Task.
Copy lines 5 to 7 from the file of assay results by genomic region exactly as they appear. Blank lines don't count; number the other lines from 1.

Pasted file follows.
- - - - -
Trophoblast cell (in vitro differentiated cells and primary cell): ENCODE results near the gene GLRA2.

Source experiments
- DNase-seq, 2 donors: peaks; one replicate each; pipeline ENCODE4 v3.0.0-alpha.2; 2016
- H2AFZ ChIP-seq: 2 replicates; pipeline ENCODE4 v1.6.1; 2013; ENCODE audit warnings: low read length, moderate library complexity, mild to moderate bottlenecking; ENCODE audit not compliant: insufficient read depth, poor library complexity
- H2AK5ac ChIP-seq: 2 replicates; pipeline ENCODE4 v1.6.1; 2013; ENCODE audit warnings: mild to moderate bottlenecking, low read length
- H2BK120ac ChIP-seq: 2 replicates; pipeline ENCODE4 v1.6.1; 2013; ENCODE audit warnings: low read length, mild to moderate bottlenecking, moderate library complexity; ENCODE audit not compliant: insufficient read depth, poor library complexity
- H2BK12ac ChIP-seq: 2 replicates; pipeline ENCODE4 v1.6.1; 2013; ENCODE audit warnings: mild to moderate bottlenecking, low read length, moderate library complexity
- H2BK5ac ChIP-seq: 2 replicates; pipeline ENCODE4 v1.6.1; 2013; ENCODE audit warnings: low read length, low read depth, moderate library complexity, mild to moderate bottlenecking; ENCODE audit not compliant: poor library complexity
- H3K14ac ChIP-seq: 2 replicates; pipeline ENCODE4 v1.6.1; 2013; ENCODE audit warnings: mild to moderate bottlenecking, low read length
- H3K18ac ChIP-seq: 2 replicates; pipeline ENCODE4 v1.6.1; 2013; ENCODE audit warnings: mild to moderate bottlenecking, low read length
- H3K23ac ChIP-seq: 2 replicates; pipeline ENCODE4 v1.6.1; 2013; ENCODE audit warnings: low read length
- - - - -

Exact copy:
- H2AK5ac ChIP-seq: 2 replicates; pipeline ENCODE4 v1.6.1; 2013; ENCODE audit warnings: mild to moderate bottlenecking, low read length
- H2BK120ac ChIP-seq: 2 replicates; pipeline ENCODE4 v1.6.1; 2013; ENCODE audit warnings: low read length, mild to moderate bottlenecking, moderate library complexity; ENCODE audit not compliant: insufficient read depth, poor library complexity
- H2BK12ac ChIP-seq: 2 replicates; pipeline ENCODE4 v1.6.1; 2013; ENCODE audit warnings: mild to moderate bottlenecking, low read length, moderate library complexity